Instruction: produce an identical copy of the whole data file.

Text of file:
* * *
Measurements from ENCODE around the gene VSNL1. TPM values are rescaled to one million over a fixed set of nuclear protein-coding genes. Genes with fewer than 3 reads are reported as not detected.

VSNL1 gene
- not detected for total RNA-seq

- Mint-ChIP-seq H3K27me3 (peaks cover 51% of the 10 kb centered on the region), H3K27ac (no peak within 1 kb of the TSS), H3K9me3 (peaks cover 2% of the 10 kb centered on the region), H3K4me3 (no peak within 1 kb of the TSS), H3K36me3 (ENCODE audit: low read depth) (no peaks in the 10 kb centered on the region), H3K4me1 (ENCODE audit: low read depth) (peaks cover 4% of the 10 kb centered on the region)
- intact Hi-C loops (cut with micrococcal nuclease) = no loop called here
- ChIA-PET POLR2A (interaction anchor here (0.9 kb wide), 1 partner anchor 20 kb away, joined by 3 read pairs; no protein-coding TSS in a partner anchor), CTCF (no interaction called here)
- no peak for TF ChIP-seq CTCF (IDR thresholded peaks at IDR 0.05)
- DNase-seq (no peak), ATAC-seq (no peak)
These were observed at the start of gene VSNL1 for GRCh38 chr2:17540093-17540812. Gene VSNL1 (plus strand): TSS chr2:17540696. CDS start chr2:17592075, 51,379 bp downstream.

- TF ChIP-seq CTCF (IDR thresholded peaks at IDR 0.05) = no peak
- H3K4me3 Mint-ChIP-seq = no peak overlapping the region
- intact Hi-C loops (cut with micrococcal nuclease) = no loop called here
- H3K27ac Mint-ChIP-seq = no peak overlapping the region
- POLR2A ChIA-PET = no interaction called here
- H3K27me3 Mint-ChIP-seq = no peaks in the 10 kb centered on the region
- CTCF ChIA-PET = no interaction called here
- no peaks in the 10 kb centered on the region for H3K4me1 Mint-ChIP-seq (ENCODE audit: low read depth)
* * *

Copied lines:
Measurements from ENCODE around the gene VSNL1. TPM values are rescaled to one million over a fixed set of nuclear protein-coding genes. Genes with fewer than 3 reads are reported as not detected.

VSNL1 gene
- not detected for total RNA-seq

- Mint-ChIP-seq H3K27me3 (peaks cover 51% of the 10 kb centered on the region), H3K27ac (no peak within 1 kb of the TSS), H3K9me3 (peaks cover 2% of the 10 kb centered on the region), H3K4me3 (no peak within 1 kb of the TSS), H3K36me3 (ENCODE audit: low read depth) (no peaks in the 10 kb centered on the region), H3K4me1 (ENCODE audit: low read depth) (peaks cover 4% of the 10 kb centered on the region)
- intact Hi-C loops (cut with micrococcal nuclease) = no loop called here
- ChIA-PET POLR2A (interaction anchor here (0.9 kb wide), 1 partner anchor 20 kb away, joined by 3 read pairs; no protein-coding TSS in a partner anchor), CTCF (no interaction called here)
- no peak for TF ChIP-seq CTCF (IDR thresholded peaks at IDR 0.05)
- DNase-seq (no peak), ATAC-seq (no peak)
These were observed at the start of gene VSNL1 for GRCh38 chr2:17540093-17540812. Gene VSNL1 (plus strand): TSS chr2:17540696. CDS start chr2:17592075, 51,379 bp downstream.

- TF ChIP-seq CTCF (IDR thresholded peaks at IDR 0.05) = no peak
- H3K4me3 Mint-ChIP-seq = no peak overlapping the region
- intact Hi-C loops (cut with micrococcal nuclease) = no loop called here
- H3K27ac Mint-ChIP-seq = no peak overlapping the region
- POLR2A ChIA-PET = no interaction called here
- H3K27me3 Mint-ChIP-seq = no peaks in the 10 kb centered on the region
- CTCF ChIA-PET = no interaction called here
- no peaks in the 10 kb centered on the region for H3K4me1 Mint-ChIP-seq (ENCODE audit: low read depth)